Prospects for NIH and Kidney Research Funding in the New Congress

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The dust is still settling from the election of November 4, 2014, when Republicans gained control of both chambers of Congress. Whether a Republican Congress and a Democratic administration can work together to address the many domestic and foreign challenges confronting the country today is one of the biggest questions as we head into 2015.

One thing most Democrats and Republicans agree on, though, is that medical research is one of the smartest investments the United States can make. Funding for the National Institutes of Health (NIH), the global leader in medical research, creates jobs, drives the economy, and most importantly leads to new discoveries that improve patient care. Unfortunately, sustained budget cuts since 2010 are jeopardizing this country’s research enterprise.

Despite the general support for medical research among Republicans and Democrats, their hands are tied by the Budget Control Act of 2011 and the Bipartisan Budget Act of 2013, which imposed strict budget caps as part of efforts to curb the federal deficit and debt. Unless Congress raises the caps or rescinds those laws—and given the makeup of the new Congress that starts on January 3, 2015, it is hard to imagine a scenario for that happening—then additional funding for the NIH would come at the cost of funding for other federal programs.

Moreover, the United States is projected to hit the debt ceiling (the total amount of debt this country can accumulate) again in April 2015, further complicating efforts to increase federal spending. Republicans will likely call for more budget cuts in exchange for raising the debt ceiling. Despite the challenging times, some bold leaders have come forward to call for doubling the NIH’s budget.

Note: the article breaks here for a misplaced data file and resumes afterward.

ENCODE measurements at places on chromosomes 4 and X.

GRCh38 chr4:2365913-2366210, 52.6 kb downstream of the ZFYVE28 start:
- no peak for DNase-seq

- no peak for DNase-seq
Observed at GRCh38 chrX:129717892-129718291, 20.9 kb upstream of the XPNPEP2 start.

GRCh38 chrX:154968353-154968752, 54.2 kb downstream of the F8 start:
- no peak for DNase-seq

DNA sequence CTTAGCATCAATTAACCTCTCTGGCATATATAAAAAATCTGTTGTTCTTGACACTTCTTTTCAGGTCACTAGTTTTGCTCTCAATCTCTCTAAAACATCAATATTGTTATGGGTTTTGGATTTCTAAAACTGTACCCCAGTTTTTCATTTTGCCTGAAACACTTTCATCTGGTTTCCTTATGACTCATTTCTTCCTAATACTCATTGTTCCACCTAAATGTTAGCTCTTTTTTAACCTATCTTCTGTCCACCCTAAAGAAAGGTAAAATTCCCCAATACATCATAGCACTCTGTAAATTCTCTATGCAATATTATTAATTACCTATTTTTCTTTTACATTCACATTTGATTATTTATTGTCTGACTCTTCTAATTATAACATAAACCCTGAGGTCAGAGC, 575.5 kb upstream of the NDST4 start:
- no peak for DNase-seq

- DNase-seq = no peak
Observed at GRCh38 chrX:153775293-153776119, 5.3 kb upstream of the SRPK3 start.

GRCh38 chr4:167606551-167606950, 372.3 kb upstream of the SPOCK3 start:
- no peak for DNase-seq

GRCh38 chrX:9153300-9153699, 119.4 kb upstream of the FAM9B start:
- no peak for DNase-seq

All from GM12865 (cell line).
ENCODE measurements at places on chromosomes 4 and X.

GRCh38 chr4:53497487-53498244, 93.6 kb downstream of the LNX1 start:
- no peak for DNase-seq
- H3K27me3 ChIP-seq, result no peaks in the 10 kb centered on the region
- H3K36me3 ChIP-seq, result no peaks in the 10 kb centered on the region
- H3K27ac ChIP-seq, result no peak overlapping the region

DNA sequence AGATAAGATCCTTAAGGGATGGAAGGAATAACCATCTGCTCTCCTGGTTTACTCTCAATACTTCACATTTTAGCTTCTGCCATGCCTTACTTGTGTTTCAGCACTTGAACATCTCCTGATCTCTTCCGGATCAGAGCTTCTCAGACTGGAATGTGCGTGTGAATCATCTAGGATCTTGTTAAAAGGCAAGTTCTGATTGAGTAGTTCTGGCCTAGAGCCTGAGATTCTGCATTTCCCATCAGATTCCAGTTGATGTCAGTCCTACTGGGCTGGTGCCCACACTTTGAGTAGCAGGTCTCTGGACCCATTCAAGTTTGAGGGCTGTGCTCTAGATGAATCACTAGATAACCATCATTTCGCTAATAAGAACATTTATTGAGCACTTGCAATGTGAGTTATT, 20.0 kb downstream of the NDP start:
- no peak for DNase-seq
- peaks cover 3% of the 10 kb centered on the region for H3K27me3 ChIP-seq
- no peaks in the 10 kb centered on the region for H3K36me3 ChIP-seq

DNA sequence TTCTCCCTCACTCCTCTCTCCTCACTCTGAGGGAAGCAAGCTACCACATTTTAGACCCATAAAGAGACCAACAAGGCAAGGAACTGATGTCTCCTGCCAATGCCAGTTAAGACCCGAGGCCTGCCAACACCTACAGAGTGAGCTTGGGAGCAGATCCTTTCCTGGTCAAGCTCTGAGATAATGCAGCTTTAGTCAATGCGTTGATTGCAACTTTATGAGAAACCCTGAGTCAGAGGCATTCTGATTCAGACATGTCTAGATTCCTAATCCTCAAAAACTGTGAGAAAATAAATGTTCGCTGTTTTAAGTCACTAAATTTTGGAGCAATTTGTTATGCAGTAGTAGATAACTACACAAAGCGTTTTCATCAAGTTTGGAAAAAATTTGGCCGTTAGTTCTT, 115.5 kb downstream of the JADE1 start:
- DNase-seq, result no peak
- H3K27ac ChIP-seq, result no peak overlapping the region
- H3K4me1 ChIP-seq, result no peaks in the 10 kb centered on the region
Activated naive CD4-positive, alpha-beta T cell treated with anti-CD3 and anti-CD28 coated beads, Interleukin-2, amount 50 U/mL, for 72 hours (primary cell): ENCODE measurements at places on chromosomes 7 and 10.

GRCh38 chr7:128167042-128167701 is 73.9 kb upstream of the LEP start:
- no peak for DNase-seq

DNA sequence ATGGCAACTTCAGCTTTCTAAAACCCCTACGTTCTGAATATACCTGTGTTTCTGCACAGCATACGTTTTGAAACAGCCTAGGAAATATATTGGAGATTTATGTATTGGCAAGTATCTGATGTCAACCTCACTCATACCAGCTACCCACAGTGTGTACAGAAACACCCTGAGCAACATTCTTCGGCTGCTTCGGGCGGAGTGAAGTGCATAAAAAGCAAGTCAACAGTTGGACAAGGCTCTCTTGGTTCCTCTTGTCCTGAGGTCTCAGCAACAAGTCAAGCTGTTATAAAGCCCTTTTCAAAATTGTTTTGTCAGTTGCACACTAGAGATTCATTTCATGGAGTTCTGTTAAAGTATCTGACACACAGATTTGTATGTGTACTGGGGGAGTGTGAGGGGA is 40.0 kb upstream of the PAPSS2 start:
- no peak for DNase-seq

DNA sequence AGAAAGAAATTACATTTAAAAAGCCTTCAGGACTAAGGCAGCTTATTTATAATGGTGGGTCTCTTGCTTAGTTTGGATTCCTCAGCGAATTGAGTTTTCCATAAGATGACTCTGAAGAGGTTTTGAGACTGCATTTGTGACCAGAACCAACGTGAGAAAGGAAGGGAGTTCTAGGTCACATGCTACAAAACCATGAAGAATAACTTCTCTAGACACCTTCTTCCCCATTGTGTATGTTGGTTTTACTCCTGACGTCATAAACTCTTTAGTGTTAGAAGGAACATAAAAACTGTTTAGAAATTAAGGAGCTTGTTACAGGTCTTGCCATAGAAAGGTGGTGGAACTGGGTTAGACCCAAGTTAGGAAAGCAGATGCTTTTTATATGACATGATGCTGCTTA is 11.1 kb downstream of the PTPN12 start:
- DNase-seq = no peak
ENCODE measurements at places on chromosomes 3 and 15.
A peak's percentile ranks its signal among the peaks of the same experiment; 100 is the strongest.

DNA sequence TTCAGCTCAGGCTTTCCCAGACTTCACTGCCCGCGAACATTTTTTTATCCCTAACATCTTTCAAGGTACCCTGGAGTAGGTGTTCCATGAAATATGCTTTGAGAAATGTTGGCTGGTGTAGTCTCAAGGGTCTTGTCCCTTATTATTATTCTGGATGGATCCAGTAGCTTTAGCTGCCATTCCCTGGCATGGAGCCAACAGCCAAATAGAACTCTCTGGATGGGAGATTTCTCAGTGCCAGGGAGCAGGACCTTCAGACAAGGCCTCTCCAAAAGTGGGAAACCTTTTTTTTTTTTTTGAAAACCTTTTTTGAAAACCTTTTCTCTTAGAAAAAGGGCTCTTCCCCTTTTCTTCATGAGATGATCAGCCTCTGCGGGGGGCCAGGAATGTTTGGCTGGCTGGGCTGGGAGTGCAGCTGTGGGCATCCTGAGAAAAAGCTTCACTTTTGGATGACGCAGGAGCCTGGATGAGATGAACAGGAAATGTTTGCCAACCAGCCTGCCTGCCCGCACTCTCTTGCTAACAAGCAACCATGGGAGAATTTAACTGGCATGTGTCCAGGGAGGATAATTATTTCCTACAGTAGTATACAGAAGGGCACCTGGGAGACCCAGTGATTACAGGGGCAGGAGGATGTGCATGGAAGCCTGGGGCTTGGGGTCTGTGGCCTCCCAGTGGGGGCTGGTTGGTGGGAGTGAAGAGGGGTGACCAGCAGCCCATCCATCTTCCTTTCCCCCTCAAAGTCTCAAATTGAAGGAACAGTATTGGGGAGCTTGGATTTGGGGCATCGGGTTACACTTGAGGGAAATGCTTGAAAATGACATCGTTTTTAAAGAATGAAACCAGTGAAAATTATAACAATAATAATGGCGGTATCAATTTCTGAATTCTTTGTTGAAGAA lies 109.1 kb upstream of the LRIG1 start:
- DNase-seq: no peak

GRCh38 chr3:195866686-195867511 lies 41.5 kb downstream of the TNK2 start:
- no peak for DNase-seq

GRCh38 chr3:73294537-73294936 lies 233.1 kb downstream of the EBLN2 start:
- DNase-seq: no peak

Sen. Roy Blunt (R-MO) recently announced that it is one of his priorities. In October 2013, Sen. Elizabeth Warren (D-MA) said that those who say we cannot afford to double investments for the NIH “… are wrong. Research creates economic growth. It reduces health care costs. It creates a better life for our people. And yet, the success rate for NIH grants has dropped by nearly 50 percent over the past 10 years. That makes no sense. There is good work to be done—work to save lives and work to boost our economy. We cannot afford not to increase our investments in medical research.”

The American Society of Nephrology (ASN) applauds the leadership of Senators Blunt and Warren and will work with them and the new majority in the Senate to advance funding for the NIH and other research agencies in 2015. The society will also continue working with the research community to implement the society’s aggressive new Research Strategic Plan to bolster support for more kidney research funding.

Two research efforts that ASN supports and helped to shape are making their way through Congress: a comprehensive kidney care bill advanced by Kidney Care Partners—a broad coalition of the kidney community, including ASN, dedicated to advancing patient care—and the 21st Century Cures initiative to identify steps for accelerating the pace of cures and medical breakthroughs in the United States.

Stay tuned: the ASN will need your help calling on Congress to urge support for research funding during the spring budget season.